The technology merges two cryptography-based techniques to help determine whether the E-mail's sender is legitimate.
SAN JOSE, Calif. (AP)--Network equipment maker Cisco Systems Inc. and Internet portal Yahoo Inc. are combining their efforts to combat E-mail spam and forgery in a step that's expected to help expand adoption of the technology.
The move, announced Wednesday, combines two techniques that rely on cryptography to help determine whether the sender of an E-mail message is legitimate. Sending messages using a false address is a common tactic of spammers.
"This is the first time that we've had something fundamental to the mail system that the vendors could get together and agree on," said Sendmail Chief Technology Officer Eric Allman, an E-mail pioneer who helped merge the technologies. "That's an amazing thing right there."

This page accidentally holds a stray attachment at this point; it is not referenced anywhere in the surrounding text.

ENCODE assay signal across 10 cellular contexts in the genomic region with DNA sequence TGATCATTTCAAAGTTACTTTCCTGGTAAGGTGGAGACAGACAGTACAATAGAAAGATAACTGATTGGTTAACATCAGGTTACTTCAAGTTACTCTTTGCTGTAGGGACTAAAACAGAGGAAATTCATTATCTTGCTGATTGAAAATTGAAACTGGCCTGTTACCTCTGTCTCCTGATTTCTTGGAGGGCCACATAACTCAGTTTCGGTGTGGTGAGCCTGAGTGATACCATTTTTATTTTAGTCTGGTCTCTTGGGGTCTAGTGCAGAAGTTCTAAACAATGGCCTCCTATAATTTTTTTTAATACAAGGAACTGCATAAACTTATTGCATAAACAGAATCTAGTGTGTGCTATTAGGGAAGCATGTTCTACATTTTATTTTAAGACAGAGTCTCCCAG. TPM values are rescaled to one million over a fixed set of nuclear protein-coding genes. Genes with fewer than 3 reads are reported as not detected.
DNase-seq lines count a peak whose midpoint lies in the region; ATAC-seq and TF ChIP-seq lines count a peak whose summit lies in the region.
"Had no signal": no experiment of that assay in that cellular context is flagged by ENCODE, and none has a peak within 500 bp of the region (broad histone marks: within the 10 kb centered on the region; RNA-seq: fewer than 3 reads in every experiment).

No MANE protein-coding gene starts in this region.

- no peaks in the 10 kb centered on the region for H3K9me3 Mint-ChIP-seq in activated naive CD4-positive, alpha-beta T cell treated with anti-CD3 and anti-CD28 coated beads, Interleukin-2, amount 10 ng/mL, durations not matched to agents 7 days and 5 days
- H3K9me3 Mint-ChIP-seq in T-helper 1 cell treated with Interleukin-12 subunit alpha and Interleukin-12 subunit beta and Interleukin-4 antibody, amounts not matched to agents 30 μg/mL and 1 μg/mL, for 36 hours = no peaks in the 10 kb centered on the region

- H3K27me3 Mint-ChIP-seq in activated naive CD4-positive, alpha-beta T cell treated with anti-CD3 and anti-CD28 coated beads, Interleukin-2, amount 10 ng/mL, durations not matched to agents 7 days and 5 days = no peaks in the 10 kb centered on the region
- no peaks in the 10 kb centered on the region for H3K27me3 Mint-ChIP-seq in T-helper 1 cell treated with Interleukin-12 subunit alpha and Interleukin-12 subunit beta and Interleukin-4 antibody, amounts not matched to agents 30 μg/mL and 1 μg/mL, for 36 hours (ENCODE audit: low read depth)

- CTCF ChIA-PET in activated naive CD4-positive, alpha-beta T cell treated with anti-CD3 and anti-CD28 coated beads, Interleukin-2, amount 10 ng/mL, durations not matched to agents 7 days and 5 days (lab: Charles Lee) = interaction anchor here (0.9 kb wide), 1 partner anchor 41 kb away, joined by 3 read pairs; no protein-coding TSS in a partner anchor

The combined technology, DomainKeys Identified Mail, borrows elements from Yahoo's Domainkeys and Cisco's Internet Identified Mail (IIM) system.
Though there are technical differences, both attach scrambled digital signatures to mail, which then can be checked to ensure that it was actually sent from the domain in the sender's address. Users typically won't see the information unless they view the message's header.
"We made the decision that, on the surface level, it was going look more like DomainKeys than IIM," Allman said. "At this point, Yahoo has more of an installed base than Cisco has. We wanted to with the way that would be the easiest upgrade path."
Both Yahoo and Google Inc.'s Gmail have deployed Domainkeys. Yahoo's e-mail service is receiving more than 350 million messages signed by Domainkeys each day, said Miles Libbey, anti-spam product manager for Yahoo Mail.
Other companies, including Microsoft Corp., have proposed other antispam technologies. Eventually, such a system is expected to become part of the Internet E-mail standard.
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